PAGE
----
Dr Dion Arbid also helped Darren down.
Quickly realising that Darren had broken his femur and was suffering from internal bleeding, Dr Arbid administered fake plasma blood to keep Darren alive.
He then reset his foot and elbow before transporting Darren to hospital via an air ambulance.
Dr Arbid remembers arriving on the scene.
He says: “His leg was very nasty, he had an open ankle fracture and was dripping blood down the house.
"Despite everything, Darren was actually quite amusing and jovial.”
GNAAS airlifted Darren, 52, to James Cook University Hospital in Middlesbrough where he stayed for 10 weeks.
He suffered a shattered heel, open fractured ankle, broken femur, burst L5 bone in his spine, fractured pelvis plus a shattered and open fractured elbow.
Darren, from Catterick in North Yorkshire, said: “I would like to thank Dion and the GNAAS for the great job that they do.
“I believe I would have died if it wasn’t for their selflessness, dedication towards the job that they obviously get great satisfaction from doing.
“Words cannot describe how I feel, but to me they’re all heroes. I would like to say, thank you.”
FOR 27 minutes, paramedic Raj Mann fought one of the biggest battles of his career.
Eighteen-year-old nursery nurse Omar Akoto had collapsed at home with a suspected heart attack and his elder brother Ramone, 23, immediately called 999 and began performing CPR.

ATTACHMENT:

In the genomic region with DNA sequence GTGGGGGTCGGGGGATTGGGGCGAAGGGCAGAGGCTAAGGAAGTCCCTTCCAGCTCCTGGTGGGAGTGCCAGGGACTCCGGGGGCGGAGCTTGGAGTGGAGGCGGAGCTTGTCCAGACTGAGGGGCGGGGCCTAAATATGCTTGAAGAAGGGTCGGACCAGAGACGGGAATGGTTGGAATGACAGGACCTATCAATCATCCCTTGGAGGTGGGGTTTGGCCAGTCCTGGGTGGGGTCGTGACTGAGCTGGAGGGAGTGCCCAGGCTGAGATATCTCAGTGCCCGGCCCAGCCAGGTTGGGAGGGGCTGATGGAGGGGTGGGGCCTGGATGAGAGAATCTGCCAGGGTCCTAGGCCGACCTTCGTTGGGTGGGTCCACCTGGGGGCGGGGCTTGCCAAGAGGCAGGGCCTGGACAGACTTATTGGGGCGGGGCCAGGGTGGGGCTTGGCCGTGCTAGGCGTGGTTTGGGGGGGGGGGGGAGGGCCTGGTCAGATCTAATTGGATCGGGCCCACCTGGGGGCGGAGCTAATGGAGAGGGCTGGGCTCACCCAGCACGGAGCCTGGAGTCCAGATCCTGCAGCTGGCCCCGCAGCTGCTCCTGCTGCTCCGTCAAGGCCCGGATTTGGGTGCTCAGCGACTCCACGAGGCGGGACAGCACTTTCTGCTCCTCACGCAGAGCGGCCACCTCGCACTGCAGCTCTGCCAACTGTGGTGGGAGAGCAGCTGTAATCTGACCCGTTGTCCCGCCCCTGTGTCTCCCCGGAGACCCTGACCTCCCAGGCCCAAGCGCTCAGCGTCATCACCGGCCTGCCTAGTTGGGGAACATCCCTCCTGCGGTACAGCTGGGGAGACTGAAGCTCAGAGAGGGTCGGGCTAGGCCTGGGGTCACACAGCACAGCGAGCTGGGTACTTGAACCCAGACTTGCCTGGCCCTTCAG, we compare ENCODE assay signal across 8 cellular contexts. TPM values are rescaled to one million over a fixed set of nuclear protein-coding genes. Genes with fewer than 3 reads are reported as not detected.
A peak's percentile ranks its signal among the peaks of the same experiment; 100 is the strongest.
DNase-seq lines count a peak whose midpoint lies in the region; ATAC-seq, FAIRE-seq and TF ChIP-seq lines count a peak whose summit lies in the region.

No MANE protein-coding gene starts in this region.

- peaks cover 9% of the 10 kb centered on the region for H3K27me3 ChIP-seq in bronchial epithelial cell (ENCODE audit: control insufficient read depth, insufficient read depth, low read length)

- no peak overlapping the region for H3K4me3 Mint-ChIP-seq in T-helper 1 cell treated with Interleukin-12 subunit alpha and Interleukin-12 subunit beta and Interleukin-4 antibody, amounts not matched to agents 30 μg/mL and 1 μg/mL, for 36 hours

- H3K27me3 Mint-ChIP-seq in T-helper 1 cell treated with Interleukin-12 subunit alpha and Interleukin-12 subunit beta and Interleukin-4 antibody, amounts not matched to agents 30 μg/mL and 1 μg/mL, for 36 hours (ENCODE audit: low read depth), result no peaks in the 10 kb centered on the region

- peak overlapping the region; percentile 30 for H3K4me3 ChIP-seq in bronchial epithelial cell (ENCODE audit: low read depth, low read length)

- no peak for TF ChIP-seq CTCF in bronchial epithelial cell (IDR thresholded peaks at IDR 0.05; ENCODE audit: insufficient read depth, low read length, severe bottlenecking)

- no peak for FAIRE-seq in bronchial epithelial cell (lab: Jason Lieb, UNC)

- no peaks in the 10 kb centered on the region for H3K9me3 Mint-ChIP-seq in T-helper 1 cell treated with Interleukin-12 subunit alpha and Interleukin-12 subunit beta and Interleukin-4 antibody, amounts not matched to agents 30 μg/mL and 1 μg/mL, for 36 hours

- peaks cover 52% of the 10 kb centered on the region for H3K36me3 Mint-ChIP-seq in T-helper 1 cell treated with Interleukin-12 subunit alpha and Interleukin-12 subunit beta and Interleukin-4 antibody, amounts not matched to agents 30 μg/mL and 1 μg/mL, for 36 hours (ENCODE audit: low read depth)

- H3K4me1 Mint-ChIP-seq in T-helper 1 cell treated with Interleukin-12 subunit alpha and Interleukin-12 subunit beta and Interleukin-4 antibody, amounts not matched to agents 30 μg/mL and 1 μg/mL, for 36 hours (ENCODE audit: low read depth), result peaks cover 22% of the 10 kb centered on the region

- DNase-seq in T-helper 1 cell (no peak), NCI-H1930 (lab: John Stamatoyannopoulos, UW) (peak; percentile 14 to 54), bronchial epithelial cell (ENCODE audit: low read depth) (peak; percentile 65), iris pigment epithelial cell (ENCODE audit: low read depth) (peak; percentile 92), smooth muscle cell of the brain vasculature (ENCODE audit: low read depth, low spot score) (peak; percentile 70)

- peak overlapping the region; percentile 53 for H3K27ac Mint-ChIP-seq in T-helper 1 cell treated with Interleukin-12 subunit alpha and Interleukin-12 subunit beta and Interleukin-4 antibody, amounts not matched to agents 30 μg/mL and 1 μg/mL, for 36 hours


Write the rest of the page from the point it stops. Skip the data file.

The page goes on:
Within minutes Raj, 57, was on the scene and immediately leapt into action.
He said: “Omar had no pulse and wasn’t breathing when I arrived. As a solo responder you learn to improvise so I got his brother to do CPR so I could check Omar out and see what was happening.
Raj was quickly joined by other paramedics and they tried to restart Omar’s heart with a defibrillator as they fought for nearly half an hour to bring him back.
Raj, from Clifton, in Bedfordshire, who has been in the ambulance service for 11 years, said: “We were joined by an incident response officer, two ambulances and an advanced paramedic.
“So we were lucky to have the right resources at the right time. It all lined up for Omar and we were lucky enough to get him back.
“We shocked him with a defibrillator and he stabilised. We did an ECG to check his heart and there were irregularities. The family were there and we were updating them to the procedures we were doing and why we were doing them so they are kept in the loop.
“In our training it is drummed into us that we don’t give up.”
Omar was in a coma for more than a month and now suffers memory loss and is registered as blind.
His mum Diana, 50, from Bushy, Herts, nominated him for the award for saving her 20-year-old son’s life.
The support worker said: “Raj and the whole team were excellent. Raj has popped round regularly to see how Omar has been getting on.
“He is amazing and he says we are family now.”
Raj added: “I was overwhelmed by being nominated. There were seven of us there and this is for all of us.”